Instead the gas turbine APU generates 1MW of electrical power to serve as primary propulsion for an eVTOL urban air mobility craft, or even a small business jet on a short-range mission. Like Honeywell and Rolls-Royce.

Pratt & Whitney Canada and GE Aerospace are deeply involved in collaborative, megawatt-class, integrated hybrid-electric propulsion R&D projects; P&WC with Collins Aerospace and de Havilland Canada, and GE in NASA’s Electrified Powertrain Flight Demonstration program.

Rolls-Royce Turbo-Generator

Christine Andrews, Hybrid Electric Systems Leader for GE Aerospace, notes that the electrification technologies GE is developing are compatible with SAF, hydrogen fuel, advanced engine architectures such as CFM’s Open Fan design, and new compact engine core designs.

And Rolls-Royce Electrical is now going a step further. In June, Rolls-Royce announced that its teams throughout Europe are developing a brand-new small turbo-generator (pictured left), sized to produce 500KW-1MW of electrical power. 

This entirely clean-sheet design (the systems of which will be completely integrated in each aircraft application with those of the primary gas-turbine engines producing most of the propulsive power) will offer smart power distribution.

This will enable aircraft to switch between power sources in flight and allow the turbo-generator to charge the aircraft’s batteries when it is not directly powering the engines’ propellers.

The new turbo-generator will provide enough primary propulsive force to fly an eVTOL aircraft between cities or a small commuter aircraft on island-hopping routes in locations such as Norway and among Scotland’s many islands, Rolls-Royce notes.

More Electric Aircraft

Beyond hybrid-electric power is what the aviation industry terms ‘more electric’ aircraft. This architecture will rely on gas-turbine engines to provide all, or almost all, of the propulsive power for the aircraft (as is the case today), and because of the high energy density of jet fuel it will continue to provide enough propulsive energy to propel the largest aircraft on the longest sectors.

So, in the future, the largest and longest-range airliners and the biggest, longest-range and fastest-cruise business jets are likely to fall into the ‘more electric’ class — which theoretically could remain the highest emitters of carbon gases and hydrocarbon particles.

However, ‘more electric’ is a somewhat vaguely defined term, and in practice it almost certainly will include aircraft powered by gas-turbine engines powered entirely by hydrogen (thus not emitting hydrocarbons at all).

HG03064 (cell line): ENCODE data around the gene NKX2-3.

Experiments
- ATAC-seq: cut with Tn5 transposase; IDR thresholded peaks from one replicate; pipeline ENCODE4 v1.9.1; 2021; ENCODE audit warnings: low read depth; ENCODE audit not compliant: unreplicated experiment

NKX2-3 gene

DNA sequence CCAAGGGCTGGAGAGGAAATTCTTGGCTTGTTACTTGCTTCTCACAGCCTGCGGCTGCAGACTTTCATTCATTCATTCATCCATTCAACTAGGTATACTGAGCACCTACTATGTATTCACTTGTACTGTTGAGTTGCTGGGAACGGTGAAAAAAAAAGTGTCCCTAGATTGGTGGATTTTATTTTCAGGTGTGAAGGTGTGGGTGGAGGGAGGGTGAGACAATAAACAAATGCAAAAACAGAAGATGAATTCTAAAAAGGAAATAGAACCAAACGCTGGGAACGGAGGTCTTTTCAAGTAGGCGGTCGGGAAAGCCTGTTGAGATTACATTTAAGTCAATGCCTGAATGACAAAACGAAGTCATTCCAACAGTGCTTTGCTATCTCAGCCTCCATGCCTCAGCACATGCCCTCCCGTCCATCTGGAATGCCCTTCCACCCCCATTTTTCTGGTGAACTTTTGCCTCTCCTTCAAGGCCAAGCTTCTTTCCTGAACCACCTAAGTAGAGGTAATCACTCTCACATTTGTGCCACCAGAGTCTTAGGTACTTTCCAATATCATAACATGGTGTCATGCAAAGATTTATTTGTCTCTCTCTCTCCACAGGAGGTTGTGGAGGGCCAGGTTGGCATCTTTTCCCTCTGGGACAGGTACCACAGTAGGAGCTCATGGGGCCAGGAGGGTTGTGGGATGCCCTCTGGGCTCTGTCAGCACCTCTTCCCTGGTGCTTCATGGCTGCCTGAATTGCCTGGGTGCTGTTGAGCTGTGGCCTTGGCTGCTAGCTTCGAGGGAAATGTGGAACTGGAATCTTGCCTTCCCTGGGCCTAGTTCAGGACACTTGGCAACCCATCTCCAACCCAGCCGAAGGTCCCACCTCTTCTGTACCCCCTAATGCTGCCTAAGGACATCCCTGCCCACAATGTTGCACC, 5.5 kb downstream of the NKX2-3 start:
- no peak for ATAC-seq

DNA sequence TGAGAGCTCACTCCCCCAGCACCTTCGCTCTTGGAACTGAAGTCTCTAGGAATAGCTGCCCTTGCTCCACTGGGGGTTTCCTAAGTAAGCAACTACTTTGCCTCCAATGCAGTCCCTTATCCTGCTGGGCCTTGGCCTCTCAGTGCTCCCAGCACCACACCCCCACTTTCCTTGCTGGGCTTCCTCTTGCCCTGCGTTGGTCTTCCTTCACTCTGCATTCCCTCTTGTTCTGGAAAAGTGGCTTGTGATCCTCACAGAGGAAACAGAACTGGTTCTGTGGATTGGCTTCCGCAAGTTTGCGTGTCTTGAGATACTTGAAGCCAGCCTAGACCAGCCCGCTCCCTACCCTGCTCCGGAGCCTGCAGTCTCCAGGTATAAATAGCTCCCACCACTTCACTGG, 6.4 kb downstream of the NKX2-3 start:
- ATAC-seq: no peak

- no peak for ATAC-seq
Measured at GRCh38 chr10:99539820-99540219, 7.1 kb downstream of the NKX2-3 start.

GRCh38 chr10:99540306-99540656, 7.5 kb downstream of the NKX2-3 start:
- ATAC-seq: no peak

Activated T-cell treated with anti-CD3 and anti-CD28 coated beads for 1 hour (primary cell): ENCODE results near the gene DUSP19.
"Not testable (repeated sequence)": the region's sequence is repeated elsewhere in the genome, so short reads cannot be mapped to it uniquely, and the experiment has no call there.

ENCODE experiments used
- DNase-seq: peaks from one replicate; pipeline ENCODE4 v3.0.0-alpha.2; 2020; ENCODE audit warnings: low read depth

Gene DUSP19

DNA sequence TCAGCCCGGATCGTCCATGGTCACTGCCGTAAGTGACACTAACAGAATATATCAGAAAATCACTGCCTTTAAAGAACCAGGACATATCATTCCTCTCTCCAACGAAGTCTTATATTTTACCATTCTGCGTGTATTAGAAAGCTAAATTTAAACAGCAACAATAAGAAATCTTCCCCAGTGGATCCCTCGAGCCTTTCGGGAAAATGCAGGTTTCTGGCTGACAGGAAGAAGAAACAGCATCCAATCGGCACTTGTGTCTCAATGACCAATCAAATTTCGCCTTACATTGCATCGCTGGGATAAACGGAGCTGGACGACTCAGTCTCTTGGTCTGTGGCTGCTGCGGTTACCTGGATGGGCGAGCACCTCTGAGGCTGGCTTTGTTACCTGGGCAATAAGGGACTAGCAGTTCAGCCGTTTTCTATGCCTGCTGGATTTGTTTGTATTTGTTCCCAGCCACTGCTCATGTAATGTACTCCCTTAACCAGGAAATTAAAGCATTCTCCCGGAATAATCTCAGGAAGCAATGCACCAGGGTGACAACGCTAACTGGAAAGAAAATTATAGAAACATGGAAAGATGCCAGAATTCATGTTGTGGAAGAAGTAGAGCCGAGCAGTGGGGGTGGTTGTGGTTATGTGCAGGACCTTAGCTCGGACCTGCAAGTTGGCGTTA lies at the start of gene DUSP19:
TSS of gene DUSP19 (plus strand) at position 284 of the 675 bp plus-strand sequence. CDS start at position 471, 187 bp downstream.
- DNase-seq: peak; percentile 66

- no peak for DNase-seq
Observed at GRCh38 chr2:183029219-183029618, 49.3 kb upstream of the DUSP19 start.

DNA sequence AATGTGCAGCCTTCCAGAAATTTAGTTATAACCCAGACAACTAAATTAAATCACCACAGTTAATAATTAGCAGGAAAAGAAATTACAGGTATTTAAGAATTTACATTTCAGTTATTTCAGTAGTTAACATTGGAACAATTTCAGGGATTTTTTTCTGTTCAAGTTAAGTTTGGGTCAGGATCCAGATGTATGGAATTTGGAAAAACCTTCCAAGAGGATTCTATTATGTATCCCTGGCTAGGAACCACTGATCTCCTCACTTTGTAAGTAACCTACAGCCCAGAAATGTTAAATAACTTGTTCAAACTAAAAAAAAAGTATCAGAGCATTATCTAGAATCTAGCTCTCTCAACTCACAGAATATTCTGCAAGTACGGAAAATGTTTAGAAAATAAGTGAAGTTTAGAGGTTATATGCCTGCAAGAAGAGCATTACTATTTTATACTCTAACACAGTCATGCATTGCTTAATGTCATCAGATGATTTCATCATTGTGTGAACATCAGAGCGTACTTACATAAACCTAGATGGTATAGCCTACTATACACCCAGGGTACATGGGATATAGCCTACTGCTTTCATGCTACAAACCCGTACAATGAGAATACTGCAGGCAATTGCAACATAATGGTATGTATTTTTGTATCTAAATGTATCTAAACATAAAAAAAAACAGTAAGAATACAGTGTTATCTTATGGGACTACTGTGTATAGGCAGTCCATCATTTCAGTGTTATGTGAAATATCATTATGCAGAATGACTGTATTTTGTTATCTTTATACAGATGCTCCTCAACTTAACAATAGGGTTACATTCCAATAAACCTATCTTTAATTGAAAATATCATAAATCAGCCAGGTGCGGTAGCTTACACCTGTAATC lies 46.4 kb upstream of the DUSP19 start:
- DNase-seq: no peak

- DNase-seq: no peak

In addition to describing aircraft which do not use bleed air to power their onboard systems, but use electrical power instead (e.g. the Boeing 787, the first truly ‘more electric’ airliner), the term could also include aircraft which divert some of their gas-turbine propulsive power during lower-power phases of flight to charge batteries.

Those batteries could provide some of the propulsive force required for take-off climb and final approach. Whether this theoretical propulsion-system approach will be adopted for business aircraft remains to be seen.

Any Possibilities for Retrofit?

The experts interviewed for this article all think that, while retrofitting existing business aircraft for all-electric or hybrid-electric propulsion might be possible in some cases, the operational and cost advisability of doing so will depend on the size, mission optimization, and basic design of the aircraft type.

In some cases re-designing the aircraft’s wings could make it more suitable for an electric, or hybrid-electric propulsion retrofit.

Smaller aircraft with simpler systems and lower power requirements might make the best candidates for potential retrofit, Thomassin suggests. Retrofit options might also vary for a given aircraft type, depending on the particular mission profile for which it is optimized, Moesta adds.

However, Alberstadt and Thomassin accord with the view of Kruger and Moesta that in most cases retrofitting a hybrid-electric or all-electric propulsion system will not make sense from either a cost or operational viewpoint.